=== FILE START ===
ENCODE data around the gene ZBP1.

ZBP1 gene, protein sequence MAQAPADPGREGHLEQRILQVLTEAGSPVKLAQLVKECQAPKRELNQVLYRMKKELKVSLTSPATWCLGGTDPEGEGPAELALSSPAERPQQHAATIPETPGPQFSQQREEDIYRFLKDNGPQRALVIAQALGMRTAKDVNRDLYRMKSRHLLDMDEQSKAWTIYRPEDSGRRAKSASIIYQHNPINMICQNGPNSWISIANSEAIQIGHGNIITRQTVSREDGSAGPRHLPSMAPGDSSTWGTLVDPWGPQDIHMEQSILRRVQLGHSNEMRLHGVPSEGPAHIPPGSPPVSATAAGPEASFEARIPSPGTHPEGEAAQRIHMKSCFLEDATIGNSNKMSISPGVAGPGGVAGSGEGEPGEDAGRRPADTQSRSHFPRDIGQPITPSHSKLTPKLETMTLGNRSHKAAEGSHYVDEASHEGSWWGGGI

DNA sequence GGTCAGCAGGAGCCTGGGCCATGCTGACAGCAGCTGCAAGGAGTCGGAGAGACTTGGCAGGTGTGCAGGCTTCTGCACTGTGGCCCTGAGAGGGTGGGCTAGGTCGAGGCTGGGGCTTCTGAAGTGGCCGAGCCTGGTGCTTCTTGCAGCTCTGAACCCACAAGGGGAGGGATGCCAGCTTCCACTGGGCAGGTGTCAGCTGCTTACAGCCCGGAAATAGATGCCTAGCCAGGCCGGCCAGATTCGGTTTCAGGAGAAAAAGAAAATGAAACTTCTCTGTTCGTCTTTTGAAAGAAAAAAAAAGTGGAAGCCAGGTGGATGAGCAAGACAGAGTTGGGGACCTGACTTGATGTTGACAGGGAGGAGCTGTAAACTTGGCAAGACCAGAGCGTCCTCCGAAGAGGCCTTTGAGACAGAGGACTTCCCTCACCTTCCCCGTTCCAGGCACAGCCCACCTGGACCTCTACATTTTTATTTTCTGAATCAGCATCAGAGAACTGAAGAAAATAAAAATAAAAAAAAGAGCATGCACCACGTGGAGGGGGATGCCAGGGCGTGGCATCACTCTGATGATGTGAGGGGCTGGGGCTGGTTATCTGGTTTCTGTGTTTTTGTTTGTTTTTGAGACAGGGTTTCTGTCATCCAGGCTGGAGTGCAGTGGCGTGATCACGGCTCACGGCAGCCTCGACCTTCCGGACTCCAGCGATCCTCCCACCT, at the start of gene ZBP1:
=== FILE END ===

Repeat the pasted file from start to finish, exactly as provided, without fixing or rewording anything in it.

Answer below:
ENCODE data around the gene ZBP1.

ZBP1 gene, protein sequence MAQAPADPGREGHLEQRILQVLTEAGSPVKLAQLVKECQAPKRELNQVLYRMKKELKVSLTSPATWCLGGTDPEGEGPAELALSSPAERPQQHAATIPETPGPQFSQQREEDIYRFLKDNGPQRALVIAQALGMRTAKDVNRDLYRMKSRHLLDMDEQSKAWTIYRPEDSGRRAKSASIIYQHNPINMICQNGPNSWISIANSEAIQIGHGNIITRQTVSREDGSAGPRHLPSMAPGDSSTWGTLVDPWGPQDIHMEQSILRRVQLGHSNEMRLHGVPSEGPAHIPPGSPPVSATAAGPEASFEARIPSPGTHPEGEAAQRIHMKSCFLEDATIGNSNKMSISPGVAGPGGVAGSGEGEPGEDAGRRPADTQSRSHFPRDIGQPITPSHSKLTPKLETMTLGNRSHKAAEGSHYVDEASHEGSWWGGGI

DNA sequence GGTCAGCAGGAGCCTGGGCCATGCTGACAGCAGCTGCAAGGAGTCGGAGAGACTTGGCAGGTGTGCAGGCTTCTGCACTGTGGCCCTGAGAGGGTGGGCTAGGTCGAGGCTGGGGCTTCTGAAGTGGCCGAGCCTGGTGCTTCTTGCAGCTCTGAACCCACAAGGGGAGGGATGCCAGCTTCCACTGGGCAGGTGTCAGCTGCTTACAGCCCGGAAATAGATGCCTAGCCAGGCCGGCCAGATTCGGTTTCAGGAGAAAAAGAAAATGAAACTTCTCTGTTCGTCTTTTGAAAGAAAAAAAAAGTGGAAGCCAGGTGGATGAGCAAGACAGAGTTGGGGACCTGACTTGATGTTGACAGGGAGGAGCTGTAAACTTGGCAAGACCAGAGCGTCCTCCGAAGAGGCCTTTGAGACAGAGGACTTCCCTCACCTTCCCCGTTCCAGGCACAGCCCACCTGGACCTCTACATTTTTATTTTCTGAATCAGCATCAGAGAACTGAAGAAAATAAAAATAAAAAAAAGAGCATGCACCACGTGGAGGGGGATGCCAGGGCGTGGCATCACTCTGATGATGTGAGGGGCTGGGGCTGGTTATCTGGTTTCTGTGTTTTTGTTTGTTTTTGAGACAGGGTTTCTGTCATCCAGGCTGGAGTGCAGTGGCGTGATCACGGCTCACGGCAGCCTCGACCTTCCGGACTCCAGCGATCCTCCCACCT, at the start of gene ZBP1: